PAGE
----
• I'm listening kingrollo, how do I avoid that happening to me ?
  • mrwibblemrwibble Posts: 980
    @pcb24, non taken, i described pretty much what happened to me. Doctor gave me painkillers (off my head for 18 months on coco), physiotherapist at the hospital told me I had a bulging disc and my course was to lay on my front and look upward to bend my spine the other way on a daily basis. After 6 appointments he said there was nothing else he could do. About 18 months after I had a MRI scan which confirmed a bulging disc. I discovered by accident that sciatica can be caused by a shorted piroformis, I sit down all day and simple stretches helped me out and I have been free of sciatica for 3 years now. What I have learnt since that helps me is a couple of things, self massage with a foam roller is good and a trigger point ball to release my psoas helps me a hell of a lot. Apologies for an incorrect word of manipulate, I meant to say massage on the muscles around the problem area to loosen up the area which a sports massage therapist would do. You are right about one thing tho, if you have a problem see a GP and not internet doctor. Speedy recovery...
  • Personally - after 10 years of back problems - I find doctors next to useless. Find a really good Physio who knows their stuff and you'll be better. It never goes away, but exercise I've found is the best way of keeping it at bay even though it hurts like hell sometimes. You learn to cope with it.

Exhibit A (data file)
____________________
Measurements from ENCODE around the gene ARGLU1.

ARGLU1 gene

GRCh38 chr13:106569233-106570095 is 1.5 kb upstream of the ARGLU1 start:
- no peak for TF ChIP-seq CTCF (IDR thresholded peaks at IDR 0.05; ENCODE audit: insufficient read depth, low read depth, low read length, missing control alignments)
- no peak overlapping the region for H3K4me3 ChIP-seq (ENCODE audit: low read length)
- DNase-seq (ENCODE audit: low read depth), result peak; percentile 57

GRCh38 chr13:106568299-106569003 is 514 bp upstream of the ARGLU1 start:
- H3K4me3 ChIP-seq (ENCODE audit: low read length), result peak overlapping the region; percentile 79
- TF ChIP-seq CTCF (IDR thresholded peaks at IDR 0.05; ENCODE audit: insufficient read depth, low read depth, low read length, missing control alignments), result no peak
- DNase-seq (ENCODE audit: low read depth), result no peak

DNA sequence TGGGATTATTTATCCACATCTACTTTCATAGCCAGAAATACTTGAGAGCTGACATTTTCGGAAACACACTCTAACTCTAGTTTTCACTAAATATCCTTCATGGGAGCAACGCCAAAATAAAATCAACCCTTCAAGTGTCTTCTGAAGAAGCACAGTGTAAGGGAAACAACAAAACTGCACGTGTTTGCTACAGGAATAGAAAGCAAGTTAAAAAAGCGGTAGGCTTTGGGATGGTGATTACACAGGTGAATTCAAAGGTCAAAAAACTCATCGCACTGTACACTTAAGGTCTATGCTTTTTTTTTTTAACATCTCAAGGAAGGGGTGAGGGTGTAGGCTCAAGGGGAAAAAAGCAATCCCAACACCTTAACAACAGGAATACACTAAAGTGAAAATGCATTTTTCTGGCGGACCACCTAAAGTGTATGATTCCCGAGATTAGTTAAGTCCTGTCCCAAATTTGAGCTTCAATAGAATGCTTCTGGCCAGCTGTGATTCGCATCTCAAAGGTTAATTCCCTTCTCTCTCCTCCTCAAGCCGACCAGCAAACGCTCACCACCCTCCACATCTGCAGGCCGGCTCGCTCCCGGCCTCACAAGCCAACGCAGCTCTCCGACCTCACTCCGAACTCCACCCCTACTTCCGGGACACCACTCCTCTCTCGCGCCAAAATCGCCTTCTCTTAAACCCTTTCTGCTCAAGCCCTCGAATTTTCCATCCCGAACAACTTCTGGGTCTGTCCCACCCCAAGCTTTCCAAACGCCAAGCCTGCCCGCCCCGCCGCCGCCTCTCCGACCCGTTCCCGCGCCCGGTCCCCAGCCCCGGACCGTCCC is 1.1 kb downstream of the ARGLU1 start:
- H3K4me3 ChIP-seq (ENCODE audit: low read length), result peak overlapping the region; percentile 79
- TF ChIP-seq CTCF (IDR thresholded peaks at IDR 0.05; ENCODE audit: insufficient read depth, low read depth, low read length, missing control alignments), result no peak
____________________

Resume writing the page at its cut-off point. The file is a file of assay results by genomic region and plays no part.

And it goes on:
• kingrollokingrollo Posts: 3,162
    I'm listening kingrollo, how do I avoid that happening to me ?

    Best thing I did was to lay a recovery target - mine was

    "to be able to cycle 25 miles pain free" - I know thats not a lot - but it is a measurable target. But basically until I hit that I am not cured. The exercises will help a little bit - pretty quickly. Don't be fobbed off with this though.

    BTW if you get to my stage where they pump your hips full of anesthetic + Dye its pretty painless as I found out this morning

    Best of luck...keep us posted
  • mrwibblemrwibble Posts: 980
    In my experience it's difficult to feel tightness when it has built up gradually over time, you only know when you have had a massage and all that tension, tightness is gone. One area can affect adjacent areas and set a bit of a cascade thru the body. I wish I had taken up yoga 20 years ago...
  • pcb24pcb24 Posts: 98
    kingrollo wrote:
    Physio seems to think I have a lower back (L2)/Sciatica problem and that the rest of the pain is stemming from this.
    She was very professional and extremely thorough and has advised me on exercises to do until my next visit in two weeks time.